Filmworker ★★★★

Anyone who has ever been privileged to direct a film also knows that, although it can be like trying to write War and Peace in a bumper car in an amusement park, when you finally get it right, there are not many joys in life that can equal the feeling.

-Stanley Kubrick, 1999

It’s difficult to imagine how one attains the degree of brilliance displayed time and time again by Stanley Kubrick. In his career he directed only thirteen feature films, yet almost all of them irreversibly altered their genre and sparked imitation both good and bad. With this genius, though, came a work ethic and a compulsive dedication to his craft that would make Kubrick notoriously difficult to work with. There are many stories often told about Kubrick’s borderline abuses of his actors in trying to get the perfect performance out of them. However, in Tony Zierra’s Filmworker, the tolls and rewards of Kubrick’s brilliance are on full display through the eyes of the person who took the most abuse, nearly none of the glory, and who was almost as dedicated to the master’s art as Kubrick himself.

mv5bmtkyodu0nzq5nv5bml5banbnxkftztgwnzm3odmzmji-_v1_sx1777_cr001777998_al_Leon Vitali started his career as an actor in the early 70s. He worked in massive quantities, gaining dozens of credits in a variety of largely forgotten British TV shows prior to his first encounter with Stanley Kubrick in 1975’s Barry Lyndon. That film, which produced Vitali’s most recognized role as the childlike Lord Bullingdon, was also the one that would change his perspective toward the practice of filmmaking. He became obsessed with the technical process of constructing a film, and became determined to move behind the camera despite a promising acting career. Vitali went on to little independent success after that point, instead dedicating himself almost entirely to assisting Stanley Kubrick with his final three films and with any other project involving Kubrick’s work until the director’s death.

Filmworker tells this story in the appropriate manner. Anyone approaching the film from a distance would view it as a documentary about Stanley Kubrick, and in many ways that’s exactly what it is. Yet somewhere in the background is Vitali’s voice, organizing and contextualizing all of it. The film is Vitali’s story, but largely through the scope of his work with Kubrick. In this way the director is still overshadowing his disciple who happily dedicates his life to preserving the art of this filmmaker he so admired.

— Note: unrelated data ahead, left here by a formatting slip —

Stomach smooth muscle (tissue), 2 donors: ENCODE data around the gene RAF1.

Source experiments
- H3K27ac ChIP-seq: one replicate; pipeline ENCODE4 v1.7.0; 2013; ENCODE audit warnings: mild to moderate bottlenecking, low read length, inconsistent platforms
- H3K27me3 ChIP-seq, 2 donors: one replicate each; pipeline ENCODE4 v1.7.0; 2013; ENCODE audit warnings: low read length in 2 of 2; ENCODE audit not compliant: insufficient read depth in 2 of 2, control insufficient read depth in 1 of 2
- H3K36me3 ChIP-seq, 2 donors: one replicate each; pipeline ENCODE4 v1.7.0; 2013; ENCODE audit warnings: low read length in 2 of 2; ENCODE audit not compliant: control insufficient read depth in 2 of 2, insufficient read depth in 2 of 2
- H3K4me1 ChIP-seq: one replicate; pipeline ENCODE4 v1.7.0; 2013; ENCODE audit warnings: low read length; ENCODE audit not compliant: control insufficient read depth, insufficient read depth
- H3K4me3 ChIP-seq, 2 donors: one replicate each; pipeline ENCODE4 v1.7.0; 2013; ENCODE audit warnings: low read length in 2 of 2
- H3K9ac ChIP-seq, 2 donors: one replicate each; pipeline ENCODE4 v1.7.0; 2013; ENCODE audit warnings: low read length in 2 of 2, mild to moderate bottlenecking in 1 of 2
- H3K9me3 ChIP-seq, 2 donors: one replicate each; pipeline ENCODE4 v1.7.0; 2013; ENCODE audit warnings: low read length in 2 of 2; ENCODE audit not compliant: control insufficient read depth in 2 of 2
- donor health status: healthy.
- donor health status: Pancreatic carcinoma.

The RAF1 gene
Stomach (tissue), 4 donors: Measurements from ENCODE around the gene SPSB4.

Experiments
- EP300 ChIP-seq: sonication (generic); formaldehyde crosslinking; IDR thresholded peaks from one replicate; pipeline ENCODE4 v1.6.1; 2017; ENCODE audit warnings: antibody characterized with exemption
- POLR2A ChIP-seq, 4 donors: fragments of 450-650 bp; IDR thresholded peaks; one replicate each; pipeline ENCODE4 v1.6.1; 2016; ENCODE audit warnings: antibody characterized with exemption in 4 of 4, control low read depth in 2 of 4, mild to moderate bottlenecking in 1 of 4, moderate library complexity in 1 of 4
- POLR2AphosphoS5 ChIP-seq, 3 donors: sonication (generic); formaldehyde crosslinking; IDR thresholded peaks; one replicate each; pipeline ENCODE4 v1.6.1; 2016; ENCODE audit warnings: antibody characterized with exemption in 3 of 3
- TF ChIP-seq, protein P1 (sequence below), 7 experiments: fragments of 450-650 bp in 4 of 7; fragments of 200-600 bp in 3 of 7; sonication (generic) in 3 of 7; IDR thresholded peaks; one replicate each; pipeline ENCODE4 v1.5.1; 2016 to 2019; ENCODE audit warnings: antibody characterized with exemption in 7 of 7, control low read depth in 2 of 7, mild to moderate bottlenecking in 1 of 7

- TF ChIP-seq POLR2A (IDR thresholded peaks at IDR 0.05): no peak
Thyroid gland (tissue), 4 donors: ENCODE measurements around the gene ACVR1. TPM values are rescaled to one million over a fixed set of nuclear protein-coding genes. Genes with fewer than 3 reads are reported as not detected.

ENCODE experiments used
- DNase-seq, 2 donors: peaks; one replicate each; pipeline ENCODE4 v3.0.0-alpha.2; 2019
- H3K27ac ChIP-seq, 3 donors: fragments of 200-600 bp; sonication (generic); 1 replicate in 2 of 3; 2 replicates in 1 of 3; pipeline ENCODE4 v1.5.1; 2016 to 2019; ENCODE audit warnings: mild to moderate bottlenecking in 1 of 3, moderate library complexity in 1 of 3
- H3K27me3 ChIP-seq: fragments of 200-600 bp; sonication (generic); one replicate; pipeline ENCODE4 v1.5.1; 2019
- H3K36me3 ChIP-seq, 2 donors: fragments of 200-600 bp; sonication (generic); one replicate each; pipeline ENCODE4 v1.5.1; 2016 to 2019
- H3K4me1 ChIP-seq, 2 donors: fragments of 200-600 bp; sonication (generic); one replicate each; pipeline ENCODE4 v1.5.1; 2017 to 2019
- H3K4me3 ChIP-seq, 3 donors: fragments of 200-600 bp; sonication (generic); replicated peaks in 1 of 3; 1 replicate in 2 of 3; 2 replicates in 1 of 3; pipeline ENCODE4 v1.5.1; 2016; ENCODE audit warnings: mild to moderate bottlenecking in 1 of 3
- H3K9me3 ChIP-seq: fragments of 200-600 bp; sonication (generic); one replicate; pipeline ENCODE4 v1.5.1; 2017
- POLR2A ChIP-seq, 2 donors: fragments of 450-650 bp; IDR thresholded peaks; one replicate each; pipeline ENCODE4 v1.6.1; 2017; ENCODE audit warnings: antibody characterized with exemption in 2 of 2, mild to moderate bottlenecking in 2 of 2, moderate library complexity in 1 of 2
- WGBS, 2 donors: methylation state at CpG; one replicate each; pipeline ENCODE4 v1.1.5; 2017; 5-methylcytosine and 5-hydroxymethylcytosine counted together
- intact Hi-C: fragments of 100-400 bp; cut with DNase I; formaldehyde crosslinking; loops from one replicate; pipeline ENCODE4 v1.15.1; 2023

The film explains the dynamic between the pair in a fascinating if not somewhat puzzling manner. In many ways they seemed like close friends. Kubrick allowed Vitali to be by his side throughout each of his final three films: The Shining, Full Metal Jacket, and Eyes Wide Shut. He trusted him to oversee the preservation of his entire filmography. He allowed Vitali to represent him to actors and producers. Yet, Kubrick’s tyrannical behavior spared nobody, and Vitali often found himself the victim of the director’s rage. Among the most interesting elements of Filmworker are the interviews with Vitali’s children, who knew their father in youth only from the interactions they had with him in his office while he was diligently working away every waking hour. His kids tell of nights he spent sleeping on the doormat by his office door, fearful that any sleep too restful might lead to a loss of waking and working hours.

Filmworker is peculiar in that Leon Vitali’s dedication to Kubrick’s work is somehow both distancing and entirely relatable. On the one hand it presents his absolute loyalty to Kubrick in a way that is intimidating. It presents the director’s demanding presence as nearly nightmarish. Yet Vitali never seems put off by the choices he has made. He is content with the work that he has spent his life doing. Though it is hard to wrap one’s mind around that degree of commitment, most film fans could likely understand what it means to so profoundly adore the voice of a particular artist that you feel it is your duty to ensure that their work is appreciated. It is in this way that Leon Vitali found Stanley Kubrick, and it is this relationship between teacher and student, between mentor and protege, between two dear friends that Filmworker beautifully brings to light.  

Matt was introduced to classic films and TV at a very early age. He was brought up on a steady diet of Abbott and Costello features and classic Twilight Zone episodes. Like many young people, his teenage years included falling in love with directors like Quentin Tarantino and Martin Scorsese, and thus being introduced to auteur sensibilities. Matt's favorite classic directors include Krzysztof Kieslowski, Billy Wilder, Jacques Demy, and Kenji Mizoguchi. His favorite working directors include The Coen Brothers, Kelly Reichardt, and Jim Jarmusch.

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